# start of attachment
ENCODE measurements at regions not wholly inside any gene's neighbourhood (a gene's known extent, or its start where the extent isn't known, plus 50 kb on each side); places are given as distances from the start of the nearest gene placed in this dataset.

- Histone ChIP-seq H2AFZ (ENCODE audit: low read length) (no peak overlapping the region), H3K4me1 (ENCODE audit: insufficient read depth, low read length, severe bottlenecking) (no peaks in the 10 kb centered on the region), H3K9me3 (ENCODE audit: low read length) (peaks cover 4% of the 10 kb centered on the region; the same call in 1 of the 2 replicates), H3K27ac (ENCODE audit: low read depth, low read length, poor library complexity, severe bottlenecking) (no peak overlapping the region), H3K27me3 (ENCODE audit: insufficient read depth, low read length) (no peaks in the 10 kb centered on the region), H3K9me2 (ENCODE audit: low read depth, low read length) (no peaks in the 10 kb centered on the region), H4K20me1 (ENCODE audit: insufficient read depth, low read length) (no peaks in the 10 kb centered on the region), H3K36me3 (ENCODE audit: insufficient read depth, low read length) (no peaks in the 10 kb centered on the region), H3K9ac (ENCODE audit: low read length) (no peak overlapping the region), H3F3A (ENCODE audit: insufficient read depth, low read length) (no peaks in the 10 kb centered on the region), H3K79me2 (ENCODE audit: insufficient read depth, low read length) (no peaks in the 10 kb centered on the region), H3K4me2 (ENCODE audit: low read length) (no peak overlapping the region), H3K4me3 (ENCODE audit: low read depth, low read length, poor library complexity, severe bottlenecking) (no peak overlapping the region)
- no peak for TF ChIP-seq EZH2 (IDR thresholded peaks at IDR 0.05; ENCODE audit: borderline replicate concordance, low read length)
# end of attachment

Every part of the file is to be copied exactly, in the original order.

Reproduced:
ENCODE measurements at regions not wholly inside any gene's neighbourhood (a gene's known extent, or its start where the extent isn't known, plus 50 kb on each side); places are given as distances from the start of the nearest gene placed in this dataset.

- Histone ChIP-seq H2AFZ (ENCODE audit: low read length) (no peak overlapping the region), H3K4me1 (ENCODE audit: insufficient read depth, low read length, severe bottlenecking) (no peaks in the 10 kb centered on the region), H3K9me3 (ENCODE audit: low read length) (peaks cover 4% of the 10 kb centered on the region; the same call in 1 of the 2 replicates), H3K27ac (ENCODE audit: low read depth, low read length, poor library complexity, severe bottlenecking) (no peak overlapping the region), H3K27me3 (ENCODE audit: insufficient read depth, low read length) (no peaks in the 10 kb centered on the region), H3K9me2 (ENCODE audit: low read depth, low read length) (no peaks in the 10 kb centered on the region), H4K20me1 (ENCODE audit: insufficient read depth, low read length) (no peaks in the 10 kb centered on the region), H3K36me3 (ENCODE audit: insufficient read depth, low read length) (no peaks in the 10 kb centered on the region), H3K9ac (ENCODE audit: low read length) (no peak overlapping the region), H3F3A (ENCODE audit: insufficient read depth, low read length) (no peaks in the 10 kb centered on the region), H3K79me2 (ENCODE audit: insufficient read depth, low read length) (no peaks in the 10 kb centered on the region), H3K4me2 (ENCODE audit: low read length) (no peak overlapping the region), H3K4me3 (ENCODE audit: low read depth, low read length, poor library complexity, severe bottlenecking) (no peak overlapping the region)
- no peak for TF ChIP-seq EZH2 (IDR thresholded peaks at IDR 0.05; ENCODE audit: borderline replicate concordance, low read length)